As the crowd thinned and the deficit mounted for USC in the second half Saturday afternoon at the Honda Center, it appeared to be the perfect setup for a seldom-used player such as walk-on guard Chris Penrose to find his way onto the court.
And there was Penrose checking into the game in the final seconds, all right -- with his Trojans safely on their way to victory.
In a stunning reversal of fortune that seemed to disappoint the remnants of a crowd made up mostly of UCLA fans, USC rallied from a 20-point second-half deficit for a 74-65 victory over George Washington in the second game of the Wooden Classic.
Even legendary Bruins coach John Wooden appeared impressed when he clutched a courtside microphone and called it "one of the finest comebacks I've seen in a long time."
It was USC's biggest rally since a 20-point comeback in a 70-67 victory over Brigham Young on Dec. 23, 2000.
The Trojans overcame a turnover-laden first half in which they went 9 minutes 59 seconds in one stretch without scoring and a sloppy start to the second half. A dunk by forward Dokun Akingbade gave the Colonials a 38-18 lead with 18:15 remaining.
But it was USC, behind a 58-point second-half effort, that was just getting started. The Trojans (6-2) came back with interior might from freshman forward Taj Gibson, who had 13 of his 17 rebounds in the second half. They came back with fire from freshman point guard Daniel Hackett, who scored all 18 of his points after halftime and made a spectacular between-the-legs save while running out of bounds.
They came back with scoring from senior guard Lodrick Stewart, who tallied 19 of his 21 points after intermission. And they came back with defense from freshman forward Kyle Austin, whose unlikely lockdown effort on Carl Elliott held the senior guard to two points in the second half on one-for-10 shooting.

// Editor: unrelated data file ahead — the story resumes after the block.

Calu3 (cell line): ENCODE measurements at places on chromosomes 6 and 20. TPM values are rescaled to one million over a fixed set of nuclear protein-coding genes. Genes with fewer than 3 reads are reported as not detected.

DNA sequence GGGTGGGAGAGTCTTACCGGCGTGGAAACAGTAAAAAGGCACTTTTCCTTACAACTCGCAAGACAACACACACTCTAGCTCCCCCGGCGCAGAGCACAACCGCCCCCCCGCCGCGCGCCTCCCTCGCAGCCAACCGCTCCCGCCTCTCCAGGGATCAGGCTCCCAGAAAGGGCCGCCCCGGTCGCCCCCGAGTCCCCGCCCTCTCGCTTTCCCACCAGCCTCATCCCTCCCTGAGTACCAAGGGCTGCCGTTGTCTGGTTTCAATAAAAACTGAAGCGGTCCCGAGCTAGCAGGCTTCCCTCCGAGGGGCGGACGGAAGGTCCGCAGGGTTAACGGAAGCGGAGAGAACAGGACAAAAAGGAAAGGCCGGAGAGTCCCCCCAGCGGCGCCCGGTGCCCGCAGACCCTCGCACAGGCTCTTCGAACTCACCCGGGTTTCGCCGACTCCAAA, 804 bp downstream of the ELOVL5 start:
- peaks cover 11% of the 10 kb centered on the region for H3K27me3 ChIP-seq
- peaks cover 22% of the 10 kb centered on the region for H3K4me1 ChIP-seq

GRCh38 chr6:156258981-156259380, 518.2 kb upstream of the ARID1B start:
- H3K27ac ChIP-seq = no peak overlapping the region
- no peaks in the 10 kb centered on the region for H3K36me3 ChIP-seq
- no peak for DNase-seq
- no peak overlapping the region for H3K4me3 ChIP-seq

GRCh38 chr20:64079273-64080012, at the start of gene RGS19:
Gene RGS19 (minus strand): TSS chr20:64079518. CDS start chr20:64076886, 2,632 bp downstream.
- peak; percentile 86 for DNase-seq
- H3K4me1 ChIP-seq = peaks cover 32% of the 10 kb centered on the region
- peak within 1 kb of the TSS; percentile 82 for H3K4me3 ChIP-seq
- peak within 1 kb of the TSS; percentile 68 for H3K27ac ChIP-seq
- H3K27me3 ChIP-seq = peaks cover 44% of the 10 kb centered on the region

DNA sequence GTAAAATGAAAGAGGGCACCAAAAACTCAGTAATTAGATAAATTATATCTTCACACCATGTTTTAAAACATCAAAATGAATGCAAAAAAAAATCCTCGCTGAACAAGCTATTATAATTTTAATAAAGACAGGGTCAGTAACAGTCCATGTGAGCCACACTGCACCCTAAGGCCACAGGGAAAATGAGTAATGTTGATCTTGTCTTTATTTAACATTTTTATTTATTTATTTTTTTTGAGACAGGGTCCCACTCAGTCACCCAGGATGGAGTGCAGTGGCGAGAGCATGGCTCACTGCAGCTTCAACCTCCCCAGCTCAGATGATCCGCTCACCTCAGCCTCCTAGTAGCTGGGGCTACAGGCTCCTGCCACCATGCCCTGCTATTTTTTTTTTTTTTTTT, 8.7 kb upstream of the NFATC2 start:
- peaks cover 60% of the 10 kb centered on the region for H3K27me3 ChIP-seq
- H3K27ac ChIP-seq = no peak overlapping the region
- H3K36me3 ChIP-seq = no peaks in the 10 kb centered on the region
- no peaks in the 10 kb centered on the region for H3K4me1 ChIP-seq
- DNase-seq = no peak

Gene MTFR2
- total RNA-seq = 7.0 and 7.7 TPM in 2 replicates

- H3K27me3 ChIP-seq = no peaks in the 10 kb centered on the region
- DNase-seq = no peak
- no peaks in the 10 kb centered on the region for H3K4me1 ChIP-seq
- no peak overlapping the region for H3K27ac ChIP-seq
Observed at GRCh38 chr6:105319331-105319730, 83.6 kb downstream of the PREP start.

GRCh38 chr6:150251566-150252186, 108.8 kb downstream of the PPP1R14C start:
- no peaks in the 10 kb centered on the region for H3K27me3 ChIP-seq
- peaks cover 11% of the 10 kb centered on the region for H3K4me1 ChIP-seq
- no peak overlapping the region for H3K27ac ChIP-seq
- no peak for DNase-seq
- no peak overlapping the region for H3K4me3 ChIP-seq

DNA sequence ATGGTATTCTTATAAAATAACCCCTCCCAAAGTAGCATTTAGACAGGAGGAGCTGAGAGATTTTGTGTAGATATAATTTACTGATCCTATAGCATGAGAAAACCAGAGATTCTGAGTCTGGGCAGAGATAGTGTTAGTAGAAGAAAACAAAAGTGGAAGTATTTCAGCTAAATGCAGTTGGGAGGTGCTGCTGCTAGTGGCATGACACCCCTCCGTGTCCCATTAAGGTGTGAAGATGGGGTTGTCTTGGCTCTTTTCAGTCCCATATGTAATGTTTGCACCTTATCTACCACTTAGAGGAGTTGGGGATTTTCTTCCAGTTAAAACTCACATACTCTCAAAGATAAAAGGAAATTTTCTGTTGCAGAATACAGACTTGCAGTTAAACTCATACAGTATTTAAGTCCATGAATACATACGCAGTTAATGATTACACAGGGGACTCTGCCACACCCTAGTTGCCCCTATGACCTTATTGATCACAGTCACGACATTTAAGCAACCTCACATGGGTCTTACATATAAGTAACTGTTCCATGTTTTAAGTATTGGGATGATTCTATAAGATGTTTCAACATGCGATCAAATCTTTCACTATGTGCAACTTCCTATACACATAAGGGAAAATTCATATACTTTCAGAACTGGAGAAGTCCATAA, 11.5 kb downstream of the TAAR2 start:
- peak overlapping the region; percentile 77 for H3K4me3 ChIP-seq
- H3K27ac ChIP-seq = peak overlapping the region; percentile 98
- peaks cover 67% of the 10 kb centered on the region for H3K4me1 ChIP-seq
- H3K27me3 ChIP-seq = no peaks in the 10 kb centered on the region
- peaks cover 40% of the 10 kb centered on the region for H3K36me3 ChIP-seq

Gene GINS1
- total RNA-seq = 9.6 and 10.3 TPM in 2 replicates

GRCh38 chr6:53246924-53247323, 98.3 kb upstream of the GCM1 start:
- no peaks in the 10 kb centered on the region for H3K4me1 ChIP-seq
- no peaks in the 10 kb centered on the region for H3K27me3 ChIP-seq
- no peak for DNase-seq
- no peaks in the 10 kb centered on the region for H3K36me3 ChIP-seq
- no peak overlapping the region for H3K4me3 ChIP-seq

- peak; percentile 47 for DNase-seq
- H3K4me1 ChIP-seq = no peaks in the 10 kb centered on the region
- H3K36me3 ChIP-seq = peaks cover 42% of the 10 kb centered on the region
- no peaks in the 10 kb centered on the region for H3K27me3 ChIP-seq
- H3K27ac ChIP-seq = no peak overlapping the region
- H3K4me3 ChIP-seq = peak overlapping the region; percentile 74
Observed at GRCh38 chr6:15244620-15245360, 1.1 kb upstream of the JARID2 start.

"It wasn't about the adjustments," Coach Tim Floyd said. "It was about some guys that were embarrassed and should have been embarrassed by the way they played in the first half."
Floyd acknowledged an unpleasant scene in the locker room after a first half in which the Trojans shot 27.8%, committed 11 turnovers and trailed, 29-16.
"I just asked them, 'What offense do you want to run?' " Floyd said. "Because it really didn't matter. We can put out any play we want to put out and it doesn't matter if you're going to throw it in the seats."
It was more of the same in the first few minutes of the second half as the Colonials (6-2) extended their advantage to 20 points on two occasions.
But the Trojans never wavered on defense and started to play with poise on offense, with Hackett driving to the basket, Stewart making jump shots and Gibson converting inside or drawing fouls and getting to the free-throw line.
USC made 27 of 31 free throws (87.1%) in the second half, including an 11-for-11 effort from Hackett.
"I saw everybody mad in the locker room at halftime," Hackett said.
The Trojans used a 12-0 run to cut the deficit to 38-30 when Stewart made a pull-up jumper with 14:49 left, but the doubters still abounded. It was about that time when a UCLA fan sitting behind the baseline loudly reminded USC players of their season-opening loss to South Carolina -- and that the Gamecocks had lost to UC Irvine.
But the Trojans were undeterred, pulling ahead, 53-52, on two free throws by Gibson with 3:56 remaining. Stewart then made a three-pointer from the corner and George Washington's Travis King missed a three-point shot, continuing a game-long trend for the Colonials, who shot only 36.4%.
"There's a reason why no one's getting 70 points on them," Coach Karl Hobbs said of USC, which has held all eight opponents under 40% shooting.
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This was the second time in the 13-year history of the Wooden Classic that UCLA and USC both played in the event and the first time they swept the games:
* USC 65, Utah 60 (USC's leading scorer: Brian Scalabrine, 18)
* Georgia Tech 72, UCLA 67 (UCLA's leading scorer: Jason Kapono, 18)
* UCLA 65, Texas A&M; 62
* USC 74, George Washington 65
Source: Los Angeles Times